Aussie Tour to face toughest anti-doping - Sports News - Fanatics - the world's biggest events

Aussie Tour to face toughest anti-doping

14/01/2008 07:34:01 PM Comments (0)

Anti-doping measures at the Tour Down Under in South Australia will be the toughest ever, the Australian Sports Anti-Doping Authority (ASADA) said.

Working with the Union Cycliste International (UCI), ASADA said the series of anti-doping measures had never before been implemented at a cycling event in Australia.

The initiatives include the launch of the UCI's biological passport program which involved mandatory blood profiling of every cyclist before the event.

ASADA will also conduct comprehensive and targeted urine testing both before and during the race and will freeze selected samples to allow them to be tested in the future using new technology that might become available.

ASADA will further share intelligence with the Australian Customs Service to enhance the interception of any prohibited substances that might be destined for the Tour Down Under.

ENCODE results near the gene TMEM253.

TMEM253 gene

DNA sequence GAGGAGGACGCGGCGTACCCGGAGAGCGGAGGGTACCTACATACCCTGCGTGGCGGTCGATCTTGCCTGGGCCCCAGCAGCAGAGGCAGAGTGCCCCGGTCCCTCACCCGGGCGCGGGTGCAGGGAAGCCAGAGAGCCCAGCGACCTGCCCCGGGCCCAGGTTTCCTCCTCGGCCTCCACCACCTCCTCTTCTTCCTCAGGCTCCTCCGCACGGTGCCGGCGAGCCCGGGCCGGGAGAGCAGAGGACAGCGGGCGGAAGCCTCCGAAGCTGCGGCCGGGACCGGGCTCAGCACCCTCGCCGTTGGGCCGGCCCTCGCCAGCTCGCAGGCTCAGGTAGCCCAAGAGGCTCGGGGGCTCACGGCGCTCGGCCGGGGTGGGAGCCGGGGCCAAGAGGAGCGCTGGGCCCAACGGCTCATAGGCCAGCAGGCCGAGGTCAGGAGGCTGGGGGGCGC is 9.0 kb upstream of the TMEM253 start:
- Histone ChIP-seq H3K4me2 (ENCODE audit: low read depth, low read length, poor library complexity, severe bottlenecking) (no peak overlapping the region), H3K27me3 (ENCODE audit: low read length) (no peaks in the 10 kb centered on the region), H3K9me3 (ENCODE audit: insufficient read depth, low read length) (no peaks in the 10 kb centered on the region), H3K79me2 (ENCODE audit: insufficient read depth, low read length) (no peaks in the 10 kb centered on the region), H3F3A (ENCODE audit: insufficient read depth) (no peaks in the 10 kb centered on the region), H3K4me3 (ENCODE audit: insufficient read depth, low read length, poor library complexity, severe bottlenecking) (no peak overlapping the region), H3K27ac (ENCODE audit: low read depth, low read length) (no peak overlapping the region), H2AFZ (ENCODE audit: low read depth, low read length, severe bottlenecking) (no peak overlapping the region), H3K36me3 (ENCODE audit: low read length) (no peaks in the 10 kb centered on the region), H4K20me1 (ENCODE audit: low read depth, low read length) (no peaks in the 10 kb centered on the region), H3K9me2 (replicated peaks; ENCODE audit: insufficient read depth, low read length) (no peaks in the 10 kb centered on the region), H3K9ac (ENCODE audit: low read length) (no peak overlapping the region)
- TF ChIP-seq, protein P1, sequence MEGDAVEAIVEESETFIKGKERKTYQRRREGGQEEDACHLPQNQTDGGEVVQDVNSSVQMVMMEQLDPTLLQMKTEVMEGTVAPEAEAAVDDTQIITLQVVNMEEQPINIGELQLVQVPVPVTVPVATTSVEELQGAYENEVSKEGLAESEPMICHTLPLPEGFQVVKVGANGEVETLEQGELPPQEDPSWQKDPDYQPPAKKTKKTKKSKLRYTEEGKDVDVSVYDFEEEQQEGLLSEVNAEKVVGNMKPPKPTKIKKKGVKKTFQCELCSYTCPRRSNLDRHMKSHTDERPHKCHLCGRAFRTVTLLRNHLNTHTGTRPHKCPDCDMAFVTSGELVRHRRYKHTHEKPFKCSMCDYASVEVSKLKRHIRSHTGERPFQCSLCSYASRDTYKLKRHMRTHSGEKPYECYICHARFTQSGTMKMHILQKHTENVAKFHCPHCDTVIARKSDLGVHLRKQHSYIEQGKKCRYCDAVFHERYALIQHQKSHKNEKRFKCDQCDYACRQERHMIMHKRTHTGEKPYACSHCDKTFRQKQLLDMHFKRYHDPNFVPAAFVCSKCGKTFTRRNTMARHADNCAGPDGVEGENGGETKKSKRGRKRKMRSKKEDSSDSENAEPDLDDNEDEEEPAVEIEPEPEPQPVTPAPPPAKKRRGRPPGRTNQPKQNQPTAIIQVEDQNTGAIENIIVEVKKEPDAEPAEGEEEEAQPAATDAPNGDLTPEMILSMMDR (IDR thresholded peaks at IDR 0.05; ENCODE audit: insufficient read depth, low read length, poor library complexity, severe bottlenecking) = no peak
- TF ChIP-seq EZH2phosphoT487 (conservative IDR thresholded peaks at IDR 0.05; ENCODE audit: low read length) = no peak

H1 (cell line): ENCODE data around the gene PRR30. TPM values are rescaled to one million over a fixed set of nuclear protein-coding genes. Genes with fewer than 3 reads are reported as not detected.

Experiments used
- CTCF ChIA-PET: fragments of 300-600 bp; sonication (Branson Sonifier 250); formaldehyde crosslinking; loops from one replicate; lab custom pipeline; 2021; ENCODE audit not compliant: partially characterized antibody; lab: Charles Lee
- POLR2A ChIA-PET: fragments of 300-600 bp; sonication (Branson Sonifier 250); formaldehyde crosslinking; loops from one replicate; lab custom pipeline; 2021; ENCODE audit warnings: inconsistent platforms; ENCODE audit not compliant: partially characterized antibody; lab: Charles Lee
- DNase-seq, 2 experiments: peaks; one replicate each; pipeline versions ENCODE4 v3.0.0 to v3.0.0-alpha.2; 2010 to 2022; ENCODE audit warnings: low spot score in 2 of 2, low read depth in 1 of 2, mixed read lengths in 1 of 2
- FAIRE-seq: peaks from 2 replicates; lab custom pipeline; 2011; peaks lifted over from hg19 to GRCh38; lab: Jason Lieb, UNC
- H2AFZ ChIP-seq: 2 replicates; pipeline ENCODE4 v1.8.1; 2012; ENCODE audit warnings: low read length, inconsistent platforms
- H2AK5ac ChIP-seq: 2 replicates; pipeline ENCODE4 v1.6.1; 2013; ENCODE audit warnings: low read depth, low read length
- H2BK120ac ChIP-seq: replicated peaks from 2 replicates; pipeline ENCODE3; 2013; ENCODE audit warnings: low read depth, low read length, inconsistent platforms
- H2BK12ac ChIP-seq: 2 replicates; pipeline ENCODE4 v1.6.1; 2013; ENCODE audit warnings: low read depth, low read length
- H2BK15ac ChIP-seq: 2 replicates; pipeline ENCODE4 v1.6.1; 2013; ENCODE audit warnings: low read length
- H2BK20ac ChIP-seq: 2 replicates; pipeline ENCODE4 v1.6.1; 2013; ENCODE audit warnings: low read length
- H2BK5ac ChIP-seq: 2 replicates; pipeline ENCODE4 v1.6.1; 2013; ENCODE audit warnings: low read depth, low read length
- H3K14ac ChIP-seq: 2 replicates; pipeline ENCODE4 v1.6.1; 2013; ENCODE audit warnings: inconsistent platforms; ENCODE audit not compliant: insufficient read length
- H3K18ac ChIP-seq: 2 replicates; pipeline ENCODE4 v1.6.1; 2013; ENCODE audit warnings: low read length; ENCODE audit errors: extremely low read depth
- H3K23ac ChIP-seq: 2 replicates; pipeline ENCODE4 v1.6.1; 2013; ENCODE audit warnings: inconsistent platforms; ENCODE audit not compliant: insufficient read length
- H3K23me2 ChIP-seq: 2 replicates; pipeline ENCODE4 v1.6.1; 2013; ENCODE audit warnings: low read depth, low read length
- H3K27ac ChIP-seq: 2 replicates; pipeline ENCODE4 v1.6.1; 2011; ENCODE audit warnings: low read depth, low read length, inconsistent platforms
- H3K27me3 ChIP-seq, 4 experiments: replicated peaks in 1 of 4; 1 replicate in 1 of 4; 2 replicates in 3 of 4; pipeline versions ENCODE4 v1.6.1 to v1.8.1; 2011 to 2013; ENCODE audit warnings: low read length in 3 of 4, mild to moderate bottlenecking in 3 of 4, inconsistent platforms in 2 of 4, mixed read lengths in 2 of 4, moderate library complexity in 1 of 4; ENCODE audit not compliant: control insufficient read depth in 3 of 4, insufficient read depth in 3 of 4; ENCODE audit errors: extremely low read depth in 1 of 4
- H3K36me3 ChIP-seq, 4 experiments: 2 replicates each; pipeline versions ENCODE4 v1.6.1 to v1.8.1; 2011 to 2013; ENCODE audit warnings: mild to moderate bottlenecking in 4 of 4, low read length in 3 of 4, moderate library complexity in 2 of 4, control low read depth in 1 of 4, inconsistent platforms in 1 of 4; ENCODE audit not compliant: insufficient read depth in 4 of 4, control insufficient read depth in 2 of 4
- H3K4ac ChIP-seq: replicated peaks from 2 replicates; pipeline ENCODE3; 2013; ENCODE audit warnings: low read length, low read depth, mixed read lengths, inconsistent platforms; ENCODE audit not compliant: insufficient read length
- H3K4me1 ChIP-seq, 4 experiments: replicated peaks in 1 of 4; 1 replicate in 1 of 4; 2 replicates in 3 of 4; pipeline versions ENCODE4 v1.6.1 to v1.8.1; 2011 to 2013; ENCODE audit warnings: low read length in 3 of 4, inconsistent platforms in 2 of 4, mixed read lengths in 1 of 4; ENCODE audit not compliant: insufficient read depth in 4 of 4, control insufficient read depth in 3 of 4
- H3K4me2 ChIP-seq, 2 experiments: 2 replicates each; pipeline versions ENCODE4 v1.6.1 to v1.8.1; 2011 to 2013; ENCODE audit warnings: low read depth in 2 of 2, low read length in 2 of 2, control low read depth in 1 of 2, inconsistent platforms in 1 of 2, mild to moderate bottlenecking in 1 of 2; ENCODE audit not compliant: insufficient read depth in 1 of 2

ASADA chairman Richard Ings said the organisation was implementing every measure at its disposal to deter doping at the Tour Down Under which gets underway in Adelaide next week.

"Clean cyclists coming to the Tour Down Under can rest assured this will be an event where those contemplating doping will face greater scrutiny than ever before," Ings said.

"Through a combination of blood and urine testing, long-term storage of selected samples and existing partnerships with border control and law enforcement agencies, any professional cyclist attempting to dope at this event will face severe consequences."

UCI President Pat McQuaid said he was pleased to see the UCI, ASADA and the event organisers working so closely and indicated that this was a model for future cooperation between international sport and government.

"These initiatives to protect the Tour Down Under from doping are a demonstration of what can be achieved when international sport and governments work cooperatively together," McQuaid said.

This year's Tour Down Under is the first race outside Europe to be included in cycling's ProTour calendar, the series of elite events that attract the best professional cycling teams in the world.

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